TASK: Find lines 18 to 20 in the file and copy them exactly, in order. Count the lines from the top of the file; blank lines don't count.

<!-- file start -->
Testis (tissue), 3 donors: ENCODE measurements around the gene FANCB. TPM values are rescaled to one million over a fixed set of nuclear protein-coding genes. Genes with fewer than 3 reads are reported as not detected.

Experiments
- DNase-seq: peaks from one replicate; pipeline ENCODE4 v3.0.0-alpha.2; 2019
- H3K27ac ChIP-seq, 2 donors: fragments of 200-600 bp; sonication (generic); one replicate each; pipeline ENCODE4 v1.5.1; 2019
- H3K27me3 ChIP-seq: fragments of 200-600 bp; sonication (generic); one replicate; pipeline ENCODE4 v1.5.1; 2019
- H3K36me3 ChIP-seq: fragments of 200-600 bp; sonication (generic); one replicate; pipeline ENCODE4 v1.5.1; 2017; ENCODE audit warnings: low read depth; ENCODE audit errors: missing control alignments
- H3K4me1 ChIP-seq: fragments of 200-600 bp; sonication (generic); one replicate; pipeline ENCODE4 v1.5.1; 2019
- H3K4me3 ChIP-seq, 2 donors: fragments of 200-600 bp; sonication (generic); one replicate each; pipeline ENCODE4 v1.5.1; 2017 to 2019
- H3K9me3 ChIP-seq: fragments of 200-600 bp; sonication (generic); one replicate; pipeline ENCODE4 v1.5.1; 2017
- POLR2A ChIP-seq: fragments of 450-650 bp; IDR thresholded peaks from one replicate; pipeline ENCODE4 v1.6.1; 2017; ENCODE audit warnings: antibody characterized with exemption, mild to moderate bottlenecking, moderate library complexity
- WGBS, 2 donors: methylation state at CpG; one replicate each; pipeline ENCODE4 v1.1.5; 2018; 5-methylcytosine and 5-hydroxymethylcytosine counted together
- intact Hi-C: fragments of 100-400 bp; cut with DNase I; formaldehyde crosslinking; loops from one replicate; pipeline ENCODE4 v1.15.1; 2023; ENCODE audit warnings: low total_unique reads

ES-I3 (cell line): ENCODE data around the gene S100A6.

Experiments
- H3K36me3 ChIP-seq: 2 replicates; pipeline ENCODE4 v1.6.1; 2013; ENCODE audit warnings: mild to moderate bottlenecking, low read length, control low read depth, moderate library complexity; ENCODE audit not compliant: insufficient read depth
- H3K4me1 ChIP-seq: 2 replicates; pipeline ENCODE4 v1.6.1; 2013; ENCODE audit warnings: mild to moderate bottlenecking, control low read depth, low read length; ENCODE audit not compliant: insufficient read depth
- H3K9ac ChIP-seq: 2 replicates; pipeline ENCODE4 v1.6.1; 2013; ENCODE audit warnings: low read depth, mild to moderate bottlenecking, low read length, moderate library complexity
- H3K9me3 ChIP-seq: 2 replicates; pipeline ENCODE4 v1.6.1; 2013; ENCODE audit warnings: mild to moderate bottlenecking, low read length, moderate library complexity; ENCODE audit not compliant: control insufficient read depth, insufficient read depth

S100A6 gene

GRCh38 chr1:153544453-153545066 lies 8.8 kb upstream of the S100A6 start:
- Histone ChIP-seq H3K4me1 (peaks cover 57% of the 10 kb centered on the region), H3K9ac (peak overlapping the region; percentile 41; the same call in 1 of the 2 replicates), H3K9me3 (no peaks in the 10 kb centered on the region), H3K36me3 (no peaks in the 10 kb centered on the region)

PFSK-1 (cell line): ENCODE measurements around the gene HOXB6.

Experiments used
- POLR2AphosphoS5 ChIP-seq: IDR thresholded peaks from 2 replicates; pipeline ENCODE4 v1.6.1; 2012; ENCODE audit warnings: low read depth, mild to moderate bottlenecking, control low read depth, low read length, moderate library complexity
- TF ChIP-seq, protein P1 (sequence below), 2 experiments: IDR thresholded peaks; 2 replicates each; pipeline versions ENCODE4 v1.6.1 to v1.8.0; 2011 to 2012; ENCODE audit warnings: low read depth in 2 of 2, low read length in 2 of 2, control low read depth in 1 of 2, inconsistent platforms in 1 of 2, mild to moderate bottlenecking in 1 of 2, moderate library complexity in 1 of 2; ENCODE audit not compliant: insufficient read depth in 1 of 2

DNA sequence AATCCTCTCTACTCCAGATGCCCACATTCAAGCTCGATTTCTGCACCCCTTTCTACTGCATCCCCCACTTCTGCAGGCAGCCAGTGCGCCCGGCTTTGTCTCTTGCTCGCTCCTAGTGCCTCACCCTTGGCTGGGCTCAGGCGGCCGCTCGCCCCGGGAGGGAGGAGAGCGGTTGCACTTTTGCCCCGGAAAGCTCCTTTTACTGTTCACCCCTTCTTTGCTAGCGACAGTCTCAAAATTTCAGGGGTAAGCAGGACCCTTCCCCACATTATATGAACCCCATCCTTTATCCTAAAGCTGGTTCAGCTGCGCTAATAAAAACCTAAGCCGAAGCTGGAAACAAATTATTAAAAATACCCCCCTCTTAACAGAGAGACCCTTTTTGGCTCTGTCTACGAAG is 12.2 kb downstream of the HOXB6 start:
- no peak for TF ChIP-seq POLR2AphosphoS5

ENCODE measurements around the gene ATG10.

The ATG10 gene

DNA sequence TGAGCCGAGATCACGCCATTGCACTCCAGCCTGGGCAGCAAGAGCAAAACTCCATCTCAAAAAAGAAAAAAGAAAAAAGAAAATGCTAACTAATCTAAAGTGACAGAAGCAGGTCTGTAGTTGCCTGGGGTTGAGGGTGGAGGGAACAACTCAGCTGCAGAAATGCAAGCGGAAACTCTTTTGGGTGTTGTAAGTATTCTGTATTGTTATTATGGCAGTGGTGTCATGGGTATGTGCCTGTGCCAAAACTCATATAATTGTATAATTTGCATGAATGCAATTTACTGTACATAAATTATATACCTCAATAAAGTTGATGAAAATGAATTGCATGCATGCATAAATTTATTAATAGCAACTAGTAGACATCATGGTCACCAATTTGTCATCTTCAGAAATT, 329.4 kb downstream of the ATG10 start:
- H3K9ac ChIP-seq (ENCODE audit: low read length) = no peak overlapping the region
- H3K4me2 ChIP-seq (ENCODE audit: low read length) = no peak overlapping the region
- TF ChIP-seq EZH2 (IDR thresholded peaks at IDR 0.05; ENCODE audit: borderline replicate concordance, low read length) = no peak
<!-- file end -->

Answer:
- H3K9me3 ChIP-seq: 2 replicates; pipeline ENCODE4 v1.6.1; 2013; ENCODE audit warnings: mild to moderate bottlenecking, low read length, moderate library complexity; ENCODE audit not compliant: control insufficient read depth, insufficient read depth

S100A6 gene

GRCh38 chr1:153544453-153545066 lies 8.8 kb upstream of the S100A6 start: